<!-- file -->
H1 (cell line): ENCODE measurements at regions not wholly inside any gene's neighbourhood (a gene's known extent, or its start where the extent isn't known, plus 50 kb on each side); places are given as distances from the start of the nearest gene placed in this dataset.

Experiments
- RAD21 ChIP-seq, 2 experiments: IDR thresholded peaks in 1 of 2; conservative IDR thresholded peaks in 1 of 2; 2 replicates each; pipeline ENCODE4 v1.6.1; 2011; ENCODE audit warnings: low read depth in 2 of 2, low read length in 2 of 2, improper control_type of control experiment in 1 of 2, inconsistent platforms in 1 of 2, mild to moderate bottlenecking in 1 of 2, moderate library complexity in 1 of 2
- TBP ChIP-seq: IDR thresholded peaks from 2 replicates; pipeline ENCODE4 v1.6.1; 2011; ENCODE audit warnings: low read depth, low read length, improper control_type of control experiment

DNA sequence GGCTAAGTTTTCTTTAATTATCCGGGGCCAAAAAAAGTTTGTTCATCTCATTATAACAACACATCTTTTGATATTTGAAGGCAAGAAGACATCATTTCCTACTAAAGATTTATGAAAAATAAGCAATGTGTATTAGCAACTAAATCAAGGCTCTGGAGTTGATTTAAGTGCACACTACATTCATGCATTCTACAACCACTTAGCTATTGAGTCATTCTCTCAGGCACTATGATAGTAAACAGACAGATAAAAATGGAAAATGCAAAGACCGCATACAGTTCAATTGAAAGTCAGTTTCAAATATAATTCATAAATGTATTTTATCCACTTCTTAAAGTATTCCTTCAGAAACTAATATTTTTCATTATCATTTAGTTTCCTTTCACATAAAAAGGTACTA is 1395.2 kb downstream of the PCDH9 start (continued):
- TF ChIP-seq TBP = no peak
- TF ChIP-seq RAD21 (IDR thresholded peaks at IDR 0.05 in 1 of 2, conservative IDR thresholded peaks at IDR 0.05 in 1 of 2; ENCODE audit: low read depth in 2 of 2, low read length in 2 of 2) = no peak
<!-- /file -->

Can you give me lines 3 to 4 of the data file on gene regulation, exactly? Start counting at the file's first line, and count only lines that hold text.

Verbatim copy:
- RAD21 ChIP-seq, 2 experiments: IDR thresholded peaks in 1 of 2; conservative IDR thresholded peaks in 1 of 2; 2 replicates each; pipeline ENCODE4 v1.6.1; 2011; ENCODE audit warnings: low read depth in 2 of 2, low read length in 2 of 2, improper control_type of control experiment in 1 of 2, inconsistent platforms in 1 of 2, mild to moderate bottlenecking in 1 of 2, moderate library complexity in 1 of 2
- TBP ChIP-seq: IDR thresholded peaks from 2 replicates; pipeline ENCODE4 v1.6.1; 2011; ENCODE audit warnings: low read depth, low read length, improper control_type of control experiment